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Grand National cancelled as Aintree card lost to spiralling coronavirus crisis

Grand National: meeting has been cancelled due to the coronavirus outbreak
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The Randox Health Grand National, the world's most famous race, has been cancelled due to the coronavirus outbreak as it emerged on Monday night that the whole three-day Aintree meeting will not take place next month.

Jockey Club Racecourses, which owns Aintree, was working on plans to stage the race behind closed doors, but new government measures announced on Monday evening, whereby those in the UK were told to 'avoid non-essential contact and unnecessary travel', has brought about the decision to cancel the meeting.

Prime minister Boris Johnson said mass gatherings would no longer be supported by emergency service workers, and it was confirmed earlier on Monday that racing in Britain would go behind closed doors from Tuesday until the end of March at the earliest.

British racing to go behind closed doors from Tuesday

Tiger Roll was the 8-1 ante-post favourite for the £1 million race and would have bid for a historic hat-trick for Gordon Elliott and owners Gigginstown House Stud. Red Rum is the only three-time winner of the Aintree showpiece, successful in 1973, 1974 and 1977.

Sandy Dudgeon, senior steward of the Jockey Club, said: “The Randox Health Grand National festival was just three weeks away and it is very clear to us it will not be possible for the event to take place. Public health must come first.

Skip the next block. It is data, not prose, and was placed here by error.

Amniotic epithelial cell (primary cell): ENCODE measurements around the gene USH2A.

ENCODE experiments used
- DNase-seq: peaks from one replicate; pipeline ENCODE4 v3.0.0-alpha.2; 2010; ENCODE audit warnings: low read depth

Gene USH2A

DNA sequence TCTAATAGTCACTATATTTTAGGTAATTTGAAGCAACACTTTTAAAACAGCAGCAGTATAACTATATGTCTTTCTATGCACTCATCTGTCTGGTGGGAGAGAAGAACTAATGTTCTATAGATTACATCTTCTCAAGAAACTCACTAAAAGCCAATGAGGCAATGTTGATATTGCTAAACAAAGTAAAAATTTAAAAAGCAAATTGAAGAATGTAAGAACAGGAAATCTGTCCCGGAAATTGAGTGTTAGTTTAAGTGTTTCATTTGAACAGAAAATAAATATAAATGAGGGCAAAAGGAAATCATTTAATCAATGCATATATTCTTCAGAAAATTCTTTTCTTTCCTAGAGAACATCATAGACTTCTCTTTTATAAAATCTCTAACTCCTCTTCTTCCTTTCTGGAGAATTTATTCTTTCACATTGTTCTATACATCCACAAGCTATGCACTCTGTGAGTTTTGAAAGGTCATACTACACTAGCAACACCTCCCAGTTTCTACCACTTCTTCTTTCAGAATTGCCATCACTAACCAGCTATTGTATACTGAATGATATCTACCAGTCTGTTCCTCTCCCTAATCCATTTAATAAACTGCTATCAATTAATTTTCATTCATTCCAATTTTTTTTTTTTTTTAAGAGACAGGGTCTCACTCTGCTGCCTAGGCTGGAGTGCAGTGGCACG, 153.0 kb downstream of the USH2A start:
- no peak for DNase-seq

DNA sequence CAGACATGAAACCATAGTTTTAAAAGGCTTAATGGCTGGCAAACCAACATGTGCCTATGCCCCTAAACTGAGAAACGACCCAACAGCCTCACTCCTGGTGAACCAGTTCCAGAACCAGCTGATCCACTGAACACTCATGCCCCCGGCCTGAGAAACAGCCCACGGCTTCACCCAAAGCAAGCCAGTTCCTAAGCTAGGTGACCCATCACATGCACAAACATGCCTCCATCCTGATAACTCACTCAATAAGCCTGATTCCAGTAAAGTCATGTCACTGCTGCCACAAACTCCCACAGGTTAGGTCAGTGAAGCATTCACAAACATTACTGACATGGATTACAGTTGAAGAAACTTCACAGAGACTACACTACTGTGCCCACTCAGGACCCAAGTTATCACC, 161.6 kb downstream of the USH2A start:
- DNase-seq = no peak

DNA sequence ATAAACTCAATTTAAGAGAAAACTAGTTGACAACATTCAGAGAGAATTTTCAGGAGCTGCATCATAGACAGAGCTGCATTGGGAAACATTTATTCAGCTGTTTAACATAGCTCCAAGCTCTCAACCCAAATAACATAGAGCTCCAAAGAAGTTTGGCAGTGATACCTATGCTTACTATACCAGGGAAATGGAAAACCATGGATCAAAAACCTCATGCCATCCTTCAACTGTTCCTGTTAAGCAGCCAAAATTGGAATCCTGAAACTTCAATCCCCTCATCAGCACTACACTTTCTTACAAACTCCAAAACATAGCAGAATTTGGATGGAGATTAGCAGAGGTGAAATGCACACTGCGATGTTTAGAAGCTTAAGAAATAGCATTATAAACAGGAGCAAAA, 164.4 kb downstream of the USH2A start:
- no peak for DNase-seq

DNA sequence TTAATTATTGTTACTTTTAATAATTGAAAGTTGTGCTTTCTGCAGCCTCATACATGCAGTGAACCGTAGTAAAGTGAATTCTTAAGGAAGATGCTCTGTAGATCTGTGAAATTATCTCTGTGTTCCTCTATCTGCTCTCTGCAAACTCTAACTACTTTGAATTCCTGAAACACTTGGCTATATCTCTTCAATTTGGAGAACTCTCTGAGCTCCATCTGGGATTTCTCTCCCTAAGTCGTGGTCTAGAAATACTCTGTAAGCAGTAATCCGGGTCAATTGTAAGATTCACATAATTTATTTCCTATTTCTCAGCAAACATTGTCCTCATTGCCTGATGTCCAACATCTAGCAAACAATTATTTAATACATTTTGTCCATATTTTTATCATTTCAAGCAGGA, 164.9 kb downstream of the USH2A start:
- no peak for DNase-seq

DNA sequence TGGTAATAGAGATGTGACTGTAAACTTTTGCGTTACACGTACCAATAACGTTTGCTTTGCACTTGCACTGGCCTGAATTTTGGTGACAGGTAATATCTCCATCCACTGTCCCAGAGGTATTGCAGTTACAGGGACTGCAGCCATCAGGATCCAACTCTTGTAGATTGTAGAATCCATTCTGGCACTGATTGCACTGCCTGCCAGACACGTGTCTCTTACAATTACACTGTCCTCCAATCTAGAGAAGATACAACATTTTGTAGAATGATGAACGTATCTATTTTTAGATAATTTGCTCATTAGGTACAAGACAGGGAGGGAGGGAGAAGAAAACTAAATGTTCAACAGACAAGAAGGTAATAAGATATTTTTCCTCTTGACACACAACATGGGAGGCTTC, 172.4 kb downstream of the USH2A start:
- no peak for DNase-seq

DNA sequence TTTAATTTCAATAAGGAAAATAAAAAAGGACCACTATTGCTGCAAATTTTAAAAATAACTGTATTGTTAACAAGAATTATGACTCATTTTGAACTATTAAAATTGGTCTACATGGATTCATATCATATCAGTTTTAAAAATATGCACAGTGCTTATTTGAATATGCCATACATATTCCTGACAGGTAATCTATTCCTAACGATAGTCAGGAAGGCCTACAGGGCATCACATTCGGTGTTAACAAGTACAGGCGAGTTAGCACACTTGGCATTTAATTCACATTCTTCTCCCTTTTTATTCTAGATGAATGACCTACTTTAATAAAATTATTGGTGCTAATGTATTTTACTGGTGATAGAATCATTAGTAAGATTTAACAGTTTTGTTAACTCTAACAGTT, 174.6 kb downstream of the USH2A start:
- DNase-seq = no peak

“We were working on a plan to stage the Grand National behind closed doors given its importance to the racing industry and beyond, but following the new government measures confirmed this evening to help to tackle the coronavirus outbreak, this is not a viable option.

“I know this is hugely disappointing news for the many people who work in our sport and the many millions who were looking forward to this year’s event, but very sadly these are exceptional times and this is the responsible thing to do.”

Coronavirus has claimed 55 lives in the UK according to the latest government statistics issued by the Department of Health and Social Care late Monday afternoon, with 1,543 positive cases from a total of 44,105 people to have been tested. 

Five-time champion jumps trainer Nicky Henderson said: “From racing’s point of view it’s a sad day as it’s a massive sporting event but at the same time it’s an extraordinary situation our country and the whole world is in."

He added to BBC Radio 4 on Tuesday morning: "We’re in a crisis that our generation has not known before. To lose the Grand National is sad for the industry and sport in general but we all appreciate the situation we’re under at the moment."

People in the UK are being encouraged to work from home where possible and avoid pubs, clubs, theatres and social venues with the government set to scale up testing for the virus in the coming weeks.

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Very sadly these are exceptional times and this is the responsible thing to do

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